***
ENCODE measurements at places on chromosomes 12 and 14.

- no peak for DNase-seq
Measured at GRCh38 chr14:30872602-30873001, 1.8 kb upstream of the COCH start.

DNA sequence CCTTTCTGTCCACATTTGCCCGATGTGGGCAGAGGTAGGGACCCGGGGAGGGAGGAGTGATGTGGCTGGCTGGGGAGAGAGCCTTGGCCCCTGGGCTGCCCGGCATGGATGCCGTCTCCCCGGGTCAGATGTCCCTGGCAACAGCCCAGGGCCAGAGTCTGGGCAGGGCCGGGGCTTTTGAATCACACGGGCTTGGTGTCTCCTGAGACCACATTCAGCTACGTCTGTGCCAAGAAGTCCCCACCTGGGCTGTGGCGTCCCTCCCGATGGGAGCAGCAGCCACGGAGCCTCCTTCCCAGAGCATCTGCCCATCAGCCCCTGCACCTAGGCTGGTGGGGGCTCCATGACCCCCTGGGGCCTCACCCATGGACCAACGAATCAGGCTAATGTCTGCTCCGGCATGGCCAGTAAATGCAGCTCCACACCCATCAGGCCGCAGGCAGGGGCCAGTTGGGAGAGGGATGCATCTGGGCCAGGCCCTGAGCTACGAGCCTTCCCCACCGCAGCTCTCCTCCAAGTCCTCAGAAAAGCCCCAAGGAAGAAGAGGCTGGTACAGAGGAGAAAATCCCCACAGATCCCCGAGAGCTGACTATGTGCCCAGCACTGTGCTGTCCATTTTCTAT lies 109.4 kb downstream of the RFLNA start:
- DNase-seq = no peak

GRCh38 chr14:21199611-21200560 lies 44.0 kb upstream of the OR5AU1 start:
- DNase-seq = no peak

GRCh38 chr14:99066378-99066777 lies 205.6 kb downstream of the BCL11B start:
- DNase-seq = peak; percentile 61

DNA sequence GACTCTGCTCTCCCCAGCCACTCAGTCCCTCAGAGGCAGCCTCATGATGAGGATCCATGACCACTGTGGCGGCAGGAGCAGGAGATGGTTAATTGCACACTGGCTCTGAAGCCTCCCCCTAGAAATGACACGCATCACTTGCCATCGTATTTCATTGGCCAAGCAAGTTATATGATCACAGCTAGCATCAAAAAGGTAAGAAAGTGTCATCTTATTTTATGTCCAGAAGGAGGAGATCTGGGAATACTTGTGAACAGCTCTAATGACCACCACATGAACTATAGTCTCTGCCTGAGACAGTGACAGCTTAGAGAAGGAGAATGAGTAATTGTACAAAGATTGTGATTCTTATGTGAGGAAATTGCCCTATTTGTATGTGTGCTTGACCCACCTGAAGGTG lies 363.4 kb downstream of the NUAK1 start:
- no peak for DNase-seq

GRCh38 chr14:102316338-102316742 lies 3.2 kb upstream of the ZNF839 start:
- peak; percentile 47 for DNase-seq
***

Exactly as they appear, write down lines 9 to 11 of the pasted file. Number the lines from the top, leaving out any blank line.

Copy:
- DNase-seq = peak; percentile 61

DNA sequence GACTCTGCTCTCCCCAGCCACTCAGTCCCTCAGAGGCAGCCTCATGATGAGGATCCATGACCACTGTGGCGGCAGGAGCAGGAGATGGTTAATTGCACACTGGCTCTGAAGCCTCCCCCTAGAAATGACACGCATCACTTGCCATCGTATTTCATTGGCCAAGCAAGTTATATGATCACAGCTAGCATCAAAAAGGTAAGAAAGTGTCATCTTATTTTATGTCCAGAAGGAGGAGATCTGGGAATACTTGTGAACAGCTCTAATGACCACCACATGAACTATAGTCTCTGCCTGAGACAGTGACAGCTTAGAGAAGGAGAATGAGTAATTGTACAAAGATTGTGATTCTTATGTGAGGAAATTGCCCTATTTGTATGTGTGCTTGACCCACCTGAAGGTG lies 363.4 kb downstream of the NUAK1 start:
- no peak for DNase-seq